3. Fees & Security.  Application fees for Single Family/Duplex developments have been set at $200. For all other developments, the Administration and Inspection Fee is based on the Subdivision and Development Servicing Bylaw, as well as a security deposit in the value of 110% of a certified cost estimate.

4. Monitoring/Reporting Requirements.  The ESC Supervisor is responsible for ensuring the implementation of the ESC measures according to the ESC plan, along with inspections, monitoring and maintenance. Two days prior to forecasted significant rainfall events, the ESC Supervisor must hold an onsite meeting to inspect /repair ESC facilities and record actions on a form. In the wet season, monitoring is to be carried out weekly with bi-weekly reporting. In the dry season, monitoring is biweekly with monthly reporting. Reports are also required within seven days of a significant rainfall event.

Reports are to be submitted to ESCReports@coquitlam.ca

5. Wider Range of Enforcement Options for the City.  These include requirements for site discharge, ESC Plan components, providing submission forms, posting signage, appointing an ESC Supervisor, following stop-work orders and installing, maintaining and monitoring ESC facilities.

The Bylaw applies to all development sites where activities are occurring that result in the disturbance of soil. Specific submission requirements for ESC were developed under this Bylaw for the following two development streams:

    1. Single Family and Duplex Building Permit Applications; and
  
    2. All other developments.

The following table summarizes the forms and guidelines that apply to each of these development types:

Form/Guideline  Single Family/Duplex Residential All Other

ESC Submission Form:
Single Family and Duplex Building
All Other Developments
For Demolitions

Pre-Development Approval Form  

ESC Advisory Signage Requirement  

Erosion & Sediment Control Daily Site Inspection Checklist  

Erosion & Sediment Control Site Monitoring Report Template  

Significant Rainfall Event Planning Checklist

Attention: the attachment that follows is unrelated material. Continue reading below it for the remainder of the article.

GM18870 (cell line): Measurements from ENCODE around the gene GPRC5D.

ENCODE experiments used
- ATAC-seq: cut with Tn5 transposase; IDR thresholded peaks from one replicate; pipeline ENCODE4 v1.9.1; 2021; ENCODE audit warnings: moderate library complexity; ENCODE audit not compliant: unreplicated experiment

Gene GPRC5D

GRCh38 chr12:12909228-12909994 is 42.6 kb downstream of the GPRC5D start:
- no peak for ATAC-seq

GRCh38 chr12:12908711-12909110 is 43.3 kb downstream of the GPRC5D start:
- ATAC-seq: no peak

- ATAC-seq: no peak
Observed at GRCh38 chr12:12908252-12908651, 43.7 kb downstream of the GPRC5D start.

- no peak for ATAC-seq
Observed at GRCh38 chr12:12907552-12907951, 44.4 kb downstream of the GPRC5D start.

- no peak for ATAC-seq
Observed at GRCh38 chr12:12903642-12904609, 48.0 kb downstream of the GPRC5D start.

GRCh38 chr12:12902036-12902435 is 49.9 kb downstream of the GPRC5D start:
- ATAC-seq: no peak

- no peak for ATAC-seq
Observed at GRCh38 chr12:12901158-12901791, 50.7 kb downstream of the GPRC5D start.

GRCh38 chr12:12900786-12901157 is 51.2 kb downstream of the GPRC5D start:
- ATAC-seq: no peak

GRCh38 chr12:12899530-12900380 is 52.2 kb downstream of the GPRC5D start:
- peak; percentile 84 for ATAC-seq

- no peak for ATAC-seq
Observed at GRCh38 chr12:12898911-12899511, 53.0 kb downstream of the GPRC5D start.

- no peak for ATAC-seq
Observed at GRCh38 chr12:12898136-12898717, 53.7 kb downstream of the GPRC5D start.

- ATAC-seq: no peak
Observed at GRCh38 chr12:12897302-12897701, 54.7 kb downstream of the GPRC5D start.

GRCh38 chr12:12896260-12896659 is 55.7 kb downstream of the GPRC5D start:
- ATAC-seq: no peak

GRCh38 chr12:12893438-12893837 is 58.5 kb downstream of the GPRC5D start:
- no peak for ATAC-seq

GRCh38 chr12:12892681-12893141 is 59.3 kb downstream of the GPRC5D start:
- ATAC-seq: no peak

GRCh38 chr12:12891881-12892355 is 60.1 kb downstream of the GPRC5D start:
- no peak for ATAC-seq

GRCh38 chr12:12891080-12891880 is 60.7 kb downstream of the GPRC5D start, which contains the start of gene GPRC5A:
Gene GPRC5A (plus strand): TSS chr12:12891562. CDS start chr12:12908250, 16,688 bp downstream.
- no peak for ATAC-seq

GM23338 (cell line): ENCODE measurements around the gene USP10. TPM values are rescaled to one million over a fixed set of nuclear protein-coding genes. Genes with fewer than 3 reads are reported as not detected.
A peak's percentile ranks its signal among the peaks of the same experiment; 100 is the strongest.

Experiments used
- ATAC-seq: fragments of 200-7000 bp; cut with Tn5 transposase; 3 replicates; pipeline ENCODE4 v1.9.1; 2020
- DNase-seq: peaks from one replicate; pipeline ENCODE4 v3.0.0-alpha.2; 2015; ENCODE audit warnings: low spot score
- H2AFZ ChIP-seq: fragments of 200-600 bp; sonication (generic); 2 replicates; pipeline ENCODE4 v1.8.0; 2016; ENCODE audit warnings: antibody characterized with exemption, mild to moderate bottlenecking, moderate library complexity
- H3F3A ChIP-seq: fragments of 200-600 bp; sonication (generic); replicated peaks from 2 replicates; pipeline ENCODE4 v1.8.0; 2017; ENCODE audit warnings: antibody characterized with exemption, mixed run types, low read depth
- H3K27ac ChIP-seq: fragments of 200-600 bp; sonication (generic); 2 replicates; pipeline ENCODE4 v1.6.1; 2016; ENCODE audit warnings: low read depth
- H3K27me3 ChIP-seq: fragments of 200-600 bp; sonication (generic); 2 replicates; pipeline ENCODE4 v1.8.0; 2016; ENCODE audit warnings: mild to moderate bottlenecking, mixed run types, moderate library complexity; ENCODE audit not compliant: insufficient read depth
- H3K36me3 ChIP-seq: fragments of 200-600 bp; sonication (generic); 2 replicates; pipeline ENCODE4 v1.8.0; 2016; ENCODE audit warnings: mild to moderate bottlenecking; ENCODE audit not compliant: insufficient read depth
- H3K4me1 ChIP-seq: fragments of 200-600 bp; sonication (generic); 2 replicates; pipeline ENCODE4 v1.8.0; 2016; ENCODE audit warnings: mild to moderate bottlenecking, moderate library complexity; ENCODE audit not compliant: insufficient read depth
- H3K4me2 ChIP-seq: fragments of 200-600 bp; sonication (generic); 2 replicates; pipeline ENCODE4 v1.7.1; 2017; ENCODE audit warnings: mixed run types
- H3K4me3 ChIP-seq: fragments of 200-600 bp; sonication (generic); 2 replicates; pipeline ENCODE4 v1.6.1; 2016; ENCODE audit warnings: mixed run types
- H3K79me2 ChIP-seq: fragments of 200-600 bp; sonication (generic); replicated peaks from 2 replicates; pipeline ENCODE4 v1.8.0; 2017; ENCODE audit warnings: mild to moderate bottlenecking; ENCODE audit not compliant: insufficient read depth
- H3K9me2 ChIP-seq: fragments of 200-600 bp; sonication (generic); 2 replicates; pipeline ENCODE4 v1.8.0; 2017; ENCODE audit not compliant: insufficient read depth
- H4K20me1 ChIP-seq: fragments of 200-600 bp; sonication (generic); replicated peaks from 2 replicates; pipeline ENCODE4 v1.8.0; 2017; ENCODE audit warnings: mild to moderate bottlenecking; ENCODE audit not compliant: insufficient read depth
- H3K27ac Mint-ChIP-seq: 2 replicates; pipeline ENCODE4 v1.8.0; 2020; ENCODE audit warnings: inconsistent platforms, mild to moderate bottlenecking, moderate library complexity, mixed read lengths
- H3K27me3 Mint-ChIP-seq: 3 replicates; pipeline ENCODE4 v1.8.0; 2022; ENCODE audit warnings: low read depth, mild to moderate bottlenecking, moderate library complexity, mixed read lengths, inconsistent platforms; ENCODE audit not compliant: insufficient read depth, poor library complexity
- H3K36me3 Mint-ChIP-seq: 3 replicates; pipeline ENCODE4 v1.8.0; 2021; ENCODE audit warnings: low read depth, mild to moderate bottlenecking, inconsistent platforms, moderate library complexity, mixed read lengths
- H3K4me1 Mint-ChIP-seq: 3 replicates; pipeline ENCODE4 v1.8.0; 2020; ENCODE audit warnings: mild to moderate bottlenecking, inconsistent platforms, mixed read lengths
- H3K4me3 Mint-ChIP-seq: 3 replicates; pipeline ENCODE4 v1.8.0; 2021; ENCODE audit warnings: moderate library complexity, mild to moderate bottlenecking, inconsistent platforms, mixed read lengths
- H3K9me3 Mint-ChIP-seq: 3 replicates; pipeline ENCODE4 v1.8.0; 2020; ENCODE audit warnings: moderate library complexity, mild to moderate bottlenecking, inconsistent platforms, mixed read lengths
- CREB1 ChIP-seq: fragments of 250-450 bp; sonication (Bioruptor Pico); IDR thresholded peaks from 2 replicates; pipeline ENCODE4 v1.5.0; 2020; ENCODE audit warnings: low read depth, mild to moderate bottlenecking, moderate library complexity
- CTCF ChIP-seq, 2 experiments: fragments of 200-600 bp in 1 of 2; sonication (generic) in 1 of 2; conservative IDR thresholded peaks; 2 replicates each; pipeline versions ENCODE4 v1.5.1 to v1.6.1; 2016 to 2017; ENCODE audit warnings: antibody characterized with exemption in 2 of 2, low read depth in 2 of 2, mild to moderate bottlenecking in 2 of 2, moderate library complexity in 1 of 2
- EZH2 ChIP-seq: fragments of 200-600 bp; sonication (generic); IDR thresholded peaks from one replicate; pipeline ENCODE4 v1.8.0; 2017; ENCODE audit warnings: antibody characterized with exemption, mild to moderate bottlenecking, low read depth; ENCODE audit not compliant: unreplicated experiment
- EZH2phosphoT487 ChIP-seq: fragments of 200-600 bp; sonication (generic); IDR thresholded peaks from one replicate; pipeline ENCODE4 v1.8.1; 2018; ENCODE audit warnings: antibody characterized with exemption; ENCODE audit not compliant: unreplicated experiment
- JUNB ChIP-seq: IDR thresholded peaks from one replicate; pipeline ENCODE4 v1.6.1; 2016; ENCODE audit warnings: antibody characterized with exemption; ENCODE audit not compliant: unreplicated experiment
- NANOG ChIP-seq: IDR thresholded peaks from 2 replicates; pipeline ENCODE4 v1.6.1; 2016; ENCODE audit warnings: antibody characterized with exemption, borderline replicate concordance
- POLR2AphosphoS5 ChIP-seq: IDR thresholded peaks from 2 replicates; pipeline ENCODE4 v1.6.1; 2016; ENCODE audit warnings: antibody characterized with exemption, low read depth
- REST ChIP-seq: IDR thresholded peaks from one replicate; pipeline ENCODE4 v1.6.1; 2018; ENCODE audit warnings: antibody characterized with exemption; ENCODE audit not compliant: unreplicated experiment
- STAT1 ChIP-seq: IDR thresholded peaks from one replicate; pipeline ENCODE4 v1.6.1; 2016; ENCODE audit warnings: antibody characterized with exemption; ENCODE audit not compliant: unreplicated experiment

Both Single Family/Duplex developments and all other developments must implement certain mandatory ESC facilities. Information on these mandatory ESC facilities as well as a number of other best management practices are contained in the City publications, Erosion and Sediment Control Best Management Practices and Erosion and Sediment Control (ESC) at Residential Building Construction Sites.

Related Documents

Best Management Practices

Expand all

  • 1. Clean Water Management

  • 2. Access/Egress Controls

  • 3. Perimeter Control Measures

  • 4. Onsite Water Management

  • 5. Storm Inlet Protection

  • 6. Disturbed Surfaces Protection (Erosion Control)

  • 7. Paved Road Surfaces Sweeping/Maintenance

Watershed Management

Coquitlam River Water Quality Monitoring

The City of Coquitlam has begun water quality monitoring of the Coquitlam River to help build a reliable and current database of water quality information. The resultant data will be a huge tool to inform the community about the watershed's health in its urban environment.

The program involves a series of sampling days at seven locations along the length of the Coquitlam River. Sampling will take place throughout the year, capturing data from both dry and wet season conditions. The tests were selected on the basis of their importance to fisheries values and as indicators of healthy streams.